Writing Exercise - the tritina

Saturday, 27 June 2015

As some of you may be aware, I’m currently compiling an anthology of poetry, Coming Together: In Verse.  The call for submissions is listed here: http://ashleylisterauthor.blogspot.co.uk/2015/05/call-for-submissions-coming-together-in.html

For those of you wanting to submit, but lacking inspiration or ideas, below you’ll find one of the poetry writing exercises I’ve previously shared on the blog for the Erotic Readers and Writers Association (http://erotica-readers.blogspot.co.uk). I'm going to try and share them here on a weekly basis until we reach the deadline date.

 Whenever I teach poetry, there will often be a student arguing against rhyme or railing against the discipline of meter or battling the regimented notion of syllable counting. My usual response, that the practice of poetry is assisted by working to the structure of established forms, often seems like a poor comeback. Oftentimes, as a compromise, we’ll end up working on the tritina.

The tritina is a ten line form of unrhymed poetry, broken into three tercets (three-lined stanzas) with a final, solitary, line.  The device that makes the tritina remarkable is its use of repeated words, once in each line, in the pattern of A B C, C A B, B C A. The final line of the tritina includes all three of the A B C words.

Kisses, Crops and Canes

For years they met and shared their kisses
Sating a passion for crops
Exploring a passion for canes

They learnt each other's favourite canes
Then chased each stripe with tender kisses
And chased each kiss with cruel crops

Eventually they outgrew crops
Their need for pain outgrew the canes
But never once did they eschew kisses

Kisses do so much more than crops and canes

You’ll notice here that the ABC words kisses(A)crops(B) and canes(C) are repeated at the end of the lines in the aforementioned pattern: A B C, C A B, B C A. In the final line it doesn’t matter about the order of the three words as long as they’re all there.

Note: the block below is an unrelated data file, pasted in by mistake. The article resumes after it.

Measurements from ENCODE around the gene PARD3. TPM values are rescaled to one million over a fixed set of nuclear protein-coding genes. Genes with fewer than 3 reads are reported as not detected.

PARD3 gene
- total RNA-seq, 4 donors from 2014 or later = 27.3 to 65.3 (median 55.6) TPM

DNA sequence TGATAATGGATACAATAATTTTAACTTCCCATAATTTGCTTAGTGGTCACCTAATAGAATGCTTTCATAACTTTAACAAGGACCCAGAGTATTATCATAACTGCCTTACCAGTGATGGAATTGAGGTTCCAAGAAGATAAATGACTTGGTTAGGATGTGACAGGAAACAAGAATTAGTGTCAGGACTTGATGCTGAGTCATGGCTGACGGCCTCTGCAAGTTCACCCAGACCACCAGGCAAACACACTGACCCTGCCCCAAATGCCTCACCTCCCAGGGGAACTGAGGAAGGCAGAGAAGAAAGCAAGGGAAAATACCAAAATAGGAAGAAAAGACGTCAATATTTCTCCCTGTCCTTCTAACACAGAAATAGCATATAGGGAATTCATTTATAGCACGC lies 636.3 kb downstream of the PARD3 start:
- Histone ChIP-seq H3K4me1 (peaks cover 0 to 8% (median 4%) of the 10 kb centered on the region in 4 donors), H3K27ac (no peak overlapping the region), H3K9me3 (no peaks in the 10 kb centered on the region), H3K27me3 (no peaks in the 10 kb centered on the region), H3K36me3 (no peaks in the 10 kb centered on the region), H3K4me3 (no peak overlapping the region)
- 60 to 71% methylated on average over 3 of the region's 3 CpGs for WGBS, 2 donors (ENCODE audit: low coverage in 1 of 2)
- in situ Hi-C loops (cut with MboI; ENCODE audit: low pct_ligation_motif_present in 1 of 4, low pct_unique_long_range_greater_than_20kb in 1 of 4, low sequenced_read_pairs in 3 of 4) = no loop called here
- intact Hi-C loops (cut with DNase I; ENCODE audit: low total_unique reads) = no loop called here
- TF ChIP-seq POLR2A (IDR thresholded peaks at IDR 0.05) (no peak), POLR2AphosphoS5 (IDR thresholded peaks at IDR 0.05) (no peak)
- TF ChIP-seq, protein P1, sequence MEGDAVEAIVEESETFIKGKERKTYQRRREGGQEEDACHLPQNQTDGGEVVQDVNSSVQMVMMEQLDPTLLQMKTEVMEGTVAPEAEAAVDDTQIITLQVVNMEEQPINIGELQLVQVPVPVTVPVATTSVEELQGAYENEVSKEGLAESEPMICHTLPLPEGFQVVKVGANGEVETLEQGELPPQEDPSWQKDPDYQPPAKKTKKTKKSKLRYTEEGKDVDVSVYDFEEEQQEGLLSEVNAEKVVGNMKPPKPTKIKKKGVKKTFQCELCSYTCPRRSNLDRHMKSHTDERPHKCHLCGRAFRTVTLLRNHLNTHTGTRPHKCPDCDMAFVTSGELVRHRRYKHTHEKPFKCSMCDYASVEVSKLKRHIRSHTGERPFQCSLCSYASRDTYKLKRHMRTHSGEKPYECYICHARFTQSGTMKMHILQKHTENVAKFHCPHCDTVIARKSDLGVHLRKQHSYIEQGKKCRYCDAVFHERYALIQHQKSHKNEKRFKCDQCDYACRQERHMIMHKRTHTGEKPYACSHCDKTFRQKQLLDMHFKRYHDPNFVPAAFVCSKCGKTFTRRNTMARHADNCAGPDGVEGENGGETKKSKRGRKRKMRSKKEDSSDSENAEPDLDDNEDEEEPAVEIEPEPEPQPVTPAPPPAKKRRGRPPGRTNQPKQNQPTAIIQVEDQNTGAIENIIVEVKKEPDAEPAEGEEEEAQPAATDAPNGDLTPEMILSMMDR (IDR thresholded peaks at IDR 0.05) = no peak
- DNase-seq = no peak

Kneel and Worship

When we meet you insist that I should kneel
(before we undress, touch, or kiss) and
you insist that at your feet I worship

It helps that you’re so worthy of worship
and that I need to kneel
at your feet and

remain there paying homage and
promising other forms of worship
that I might still do whilst I kneel

How I love to hear you whisper: “Kneel and worship.”

There is no fixed meter, although the poem appears to work best when each line contains a similar number of syllables. In this one you’ll notice that the ABC words kneel(A)and(B) and worship(C) are repeated (again) in the aforementioned pattern: A B C, C A B, B C A. I’ve managed to get my ABC words as the last three in the final line – although this isn’t a necessity.

If you do want to submit to the current anthology, information can be found on: http://ashleylisterauthor.blogspot.co.uk/2015/05/call-for-submissions-coming-together-in.html

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